Monthly Archives: August 2010

Oyakodon (chicken & egg on rice)

Have you ever heard of a Japanese dish called Oyakodon 親子丼?

It is a quick and easy dish to prepare. One Monday evening, I left work quite late and was hungry, but wanted to eat at home to relax. On my way home I thought about some leftover noodle soup (mixture of bonito broth, soy sauce, sake & mirin) in my fridge as well as frozen chicken and rice in the freezer. I always have eggs in the fridge, so decided to spend 15 minutes in front of the kitchen counter to fix up Oyakodon.

All you need for two servings are:

– 200g chicken thigh (chopped into bite size pieces. better to have some skin for extra flavour)
– Half an onion (thinly sliced)
– 100ml fish broth (freshly made broth from bonito flakes, or you can use the broth powder and melt it into boiled water)
– Soy sauce (approx. 2 tbsp)
Sake (approx. 1 tbsp)
Mirin (approx. 3 tbsp) + sprinkle of sugar if preferred
– 3 eggs
– Rice and some Mitsuba leaves (trefoil) or Nori seaweed


1) In a frying pan, fry the onion slices (with some cooking oil if you have) until it starts sweating and translucent
2) Add the chicken and cook for a few minutes until lightly brown
3) Add the sake, stir, and then the broth, soy sauce and mirin into the pan (the liquid mixture should just cover the surface of all the ingredients in the pan)
4) Bring it to boil, add sugar, cook for another minute or so
5) Taste the sauce – if it is too salty, add a bit more sake/mirin/sugar. If it’s too blunt, add a little more soy sauce and a bit more sugar. Adjust according to the consistency of your sauce
6) In a separate bowl, beat the eggs, and sprinkle the egg mixture onto the boiling ingredients in the pan (make some circles)
7) Put the lid on the pan, turn the flame off, and let it rest for a few minutes
8) In two medium serving bowls put freshly cooked (or freshly defrosted in my case) rice, gently place the oyakodon mixture along with the sauce
9) Sprinkle the chopped mitsuba leaves or nori seaweed on top of the mixture to add an extra colour and a kick to the taste

All the process above takes only 15 minutes or so.

The name “oyakodon(親子丼)” comes from oya (meaning parent, in this case “chicken”) and ko (child, and here referring “egg”), and don (bowl)…. oya-ko-don. Chicken & egg on a bowl of rice.

There you go!

happy pizza

from time to time, i make pizza at home. whenever i suggest to make pizza, my husband gets overjoyed. i don’t know what the power it possesses, but it seems to me that the feeling is quite universal. i’ve never experienced a strong “no” against the offer for pizza from anyone before. i wonder what it is with pizza – is it the handiness or the greasiness, or is it the idea of eating junky food which somehow rejuvenates yourself?

whatever it is, pizza makes people happy. tonight, i believe, i have succeeded in making one person happy.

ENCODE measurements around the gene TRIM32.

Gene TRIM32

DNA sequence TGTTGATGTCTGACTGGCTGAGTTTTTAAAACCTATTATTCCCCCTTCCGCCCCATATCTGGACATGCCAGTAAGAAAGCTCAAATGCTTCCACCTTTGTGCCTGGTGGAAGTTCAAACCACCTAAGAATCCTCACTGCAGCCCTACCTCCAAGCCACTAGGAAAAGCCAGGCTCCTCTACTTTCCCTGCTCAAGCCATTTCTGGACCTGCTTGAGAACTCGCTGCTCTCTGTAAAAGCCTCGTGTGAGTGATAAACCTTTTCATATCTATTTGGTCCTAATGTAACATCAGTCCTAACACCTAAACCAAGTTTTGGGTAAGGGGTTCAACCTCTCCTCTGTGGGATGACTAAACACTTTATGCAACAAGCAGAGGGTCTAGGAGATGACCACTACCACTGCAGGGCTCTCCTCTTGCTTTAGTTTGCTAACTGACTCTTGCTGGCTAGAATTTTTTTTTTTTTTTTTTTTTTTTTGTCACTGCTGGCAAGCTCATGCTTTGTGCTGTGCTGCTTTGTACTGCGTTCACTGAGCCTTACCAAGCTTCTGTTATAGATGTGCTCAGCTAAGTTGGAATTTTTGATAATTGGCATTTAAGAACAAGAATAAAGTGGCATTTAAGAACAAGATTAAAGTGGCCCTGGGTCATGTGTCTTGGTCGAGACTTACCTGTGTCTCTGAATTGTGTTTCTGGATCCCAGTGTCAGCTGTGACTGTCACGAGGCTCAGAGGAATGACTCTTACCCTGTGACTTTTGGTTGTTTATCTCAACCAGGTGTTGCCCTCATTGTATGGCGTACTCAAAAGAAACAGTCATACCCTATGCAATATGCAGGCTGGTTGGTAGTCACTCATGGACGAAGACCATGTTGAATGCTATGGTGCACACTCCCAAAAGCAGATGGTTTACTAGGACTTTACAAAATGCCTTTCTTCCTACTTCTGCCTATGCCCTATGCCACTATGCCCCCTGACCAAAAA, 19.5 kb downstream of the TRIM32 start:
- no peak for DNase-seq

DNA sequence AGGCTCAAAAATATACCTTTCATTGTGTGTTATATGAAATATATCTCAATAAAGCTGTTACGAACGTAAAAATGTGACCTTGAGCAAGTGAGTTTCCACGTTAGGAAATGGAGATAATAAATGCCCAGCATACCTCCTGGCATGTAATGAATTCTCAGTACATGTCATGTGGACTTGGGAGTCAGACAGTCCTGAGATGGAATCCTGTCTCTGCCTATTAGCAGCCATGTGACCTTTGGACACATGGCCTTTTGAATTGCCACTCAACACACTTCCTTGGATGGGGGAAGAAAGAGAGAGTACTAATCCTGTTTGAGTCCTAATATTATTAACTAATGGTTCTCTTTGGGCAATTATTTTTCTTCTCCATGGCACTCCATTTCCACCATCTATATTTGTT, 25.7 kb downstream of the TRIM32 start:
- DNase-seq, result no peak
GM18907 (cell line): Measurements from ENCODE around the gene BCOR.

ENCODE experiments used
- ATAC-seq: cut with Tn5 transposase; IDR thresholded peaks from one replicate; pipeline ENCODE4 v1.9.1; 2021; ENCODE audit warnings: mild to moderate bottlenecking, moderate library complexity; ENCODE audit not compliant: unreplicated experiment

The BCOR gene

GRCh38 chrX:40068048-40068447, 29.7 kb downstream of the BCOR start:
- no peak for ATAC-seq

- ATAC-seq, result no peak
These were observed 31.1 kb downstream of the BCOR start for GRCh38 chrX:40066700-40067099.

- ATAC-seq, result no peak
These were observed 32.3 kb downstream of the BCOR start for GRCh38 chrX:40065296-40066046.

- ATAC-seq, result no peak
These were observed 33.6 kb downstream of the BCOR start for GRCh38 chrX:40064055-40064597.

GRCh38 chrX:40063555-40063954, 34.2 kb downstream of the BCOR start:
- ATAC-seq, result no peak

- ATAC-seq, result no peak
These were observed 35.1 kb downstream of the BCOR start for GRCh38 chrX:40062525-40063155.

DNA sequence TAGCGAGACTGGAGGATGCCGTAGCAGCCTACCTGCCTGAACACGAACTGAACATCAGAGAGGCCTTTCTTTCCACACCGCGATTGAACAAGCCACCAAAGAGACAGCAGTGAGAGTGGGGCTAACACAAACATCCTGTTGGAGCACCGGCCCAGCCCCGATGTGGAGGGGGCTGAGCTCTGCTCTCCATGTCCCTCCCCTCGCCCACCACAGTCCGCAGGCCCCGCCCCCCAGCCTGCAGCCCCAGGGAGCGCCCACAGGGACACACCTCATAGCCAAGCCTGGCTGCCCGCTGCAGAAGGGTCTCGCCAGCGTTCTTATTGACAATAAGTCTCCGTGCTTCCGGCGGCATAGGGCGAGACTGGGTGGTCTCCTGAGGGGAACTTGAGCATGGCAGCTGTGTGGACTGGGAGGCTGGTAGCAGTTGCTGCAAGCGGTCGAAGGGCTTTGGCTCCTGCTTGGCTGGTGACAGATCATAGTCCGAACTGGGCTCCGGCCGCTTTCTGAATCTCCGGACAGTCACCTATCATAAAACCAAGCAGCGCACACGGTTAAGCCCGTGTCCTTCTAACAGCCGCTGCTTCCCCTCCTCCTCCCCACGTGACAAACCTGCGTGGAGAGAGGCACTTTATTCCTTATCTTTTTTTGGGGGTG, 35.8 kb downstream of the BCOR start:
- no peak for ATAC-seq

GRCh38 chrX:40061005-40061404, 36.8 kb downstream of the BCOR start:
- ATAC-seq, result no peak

2 small sized pizza doughs, slightly grazed with extra virgin olive oil & tomato sauce (i use a can of tomatoes, strained, no spice/salt added)

heat the oven to 240 C

*** 1st version: mushroom & white asparagus pizza

– 6 mushrooms, thinly sliced
– 5 white asparagus, lightly boiled and cut into 3 pieces each
– a half of mozzarella cheese
– sprinkle of extra virgin olive oil
– salt & pepper to taste

place the ingredients above neatly on top of the dough, in the order above, and bake it in the oven for 12 minutes or so.

*** 2nd version: chorizo (or salsiccia picante) pizza

– 2 chorizo sausages, pulled apart into pieces with fingers
– sprinkle of thyme (dry)
– a half of mozzarella cheese
– sprinkle of extra virgin olive oil
– salt & pepper to taste

place the ingredients above neatly on top of the dough, in the order above, and bake it in the oven for 12 minutes or so.



il estate italiano (italian summer)

it’s a friday night! although the heat has mitigated a bit in the late august, the humidity is still there in tokyo. on the way back from work, i stopped at a grocery store and found a pack of super fresh sardine, intended for the use as sashimi. i could’ve done a japanese dish with it, but no, had to improvise something which goes very well with ice cold white wine.

today’s menu is very summery. starting with il prosciuto e melone (parma ham and melon), i spaghettini alla puttanesca (with the fresh sardine – grilled in the japanese gas grill) as a main dish, and on the side, la insalata del estate (an improvisation with celery, lettuce, tuna fish and boiled egg, in french vinegriette). all of the dishes are quite refreshing, with some summer ingredient(s), and perfect marriage with il vino bianco secco.

my trick for the puttanesca sauce is to have a perfect balance of garlic, hot chili pepper, olives, capers, anchovies and salt. it cannot be too salty or too blunt. the proportion tonight was not too bad, which was roughly:

3 table spoons of olive oil (extra virgin of course),
1 hot chili pepper (sliced),
1 clove of garlic (smashed),
16 olives (halved),
2 table spoons of capers,
4 filets of anchovies,
salt & pepper to taste (only if necessary, especially the salt)
and 40 cherry tomatos

that’s about it.

the salad i made was inspired by the “goya” salad which we once had at an asian fusion restaurant in our neighbourhood called “tahiti“. goya is extremely bitter squash which is often eaten in okinawa, the southern island of japan. tonight, i didn’t have the goya, but instead used celery which can be quite bitter. the taste tranquilizer is the hard boiled egg. after mixing all the ingredients, all i have to do is to sprinkle the grated boiled egg on top of it. it is both visually and tastefully appealing!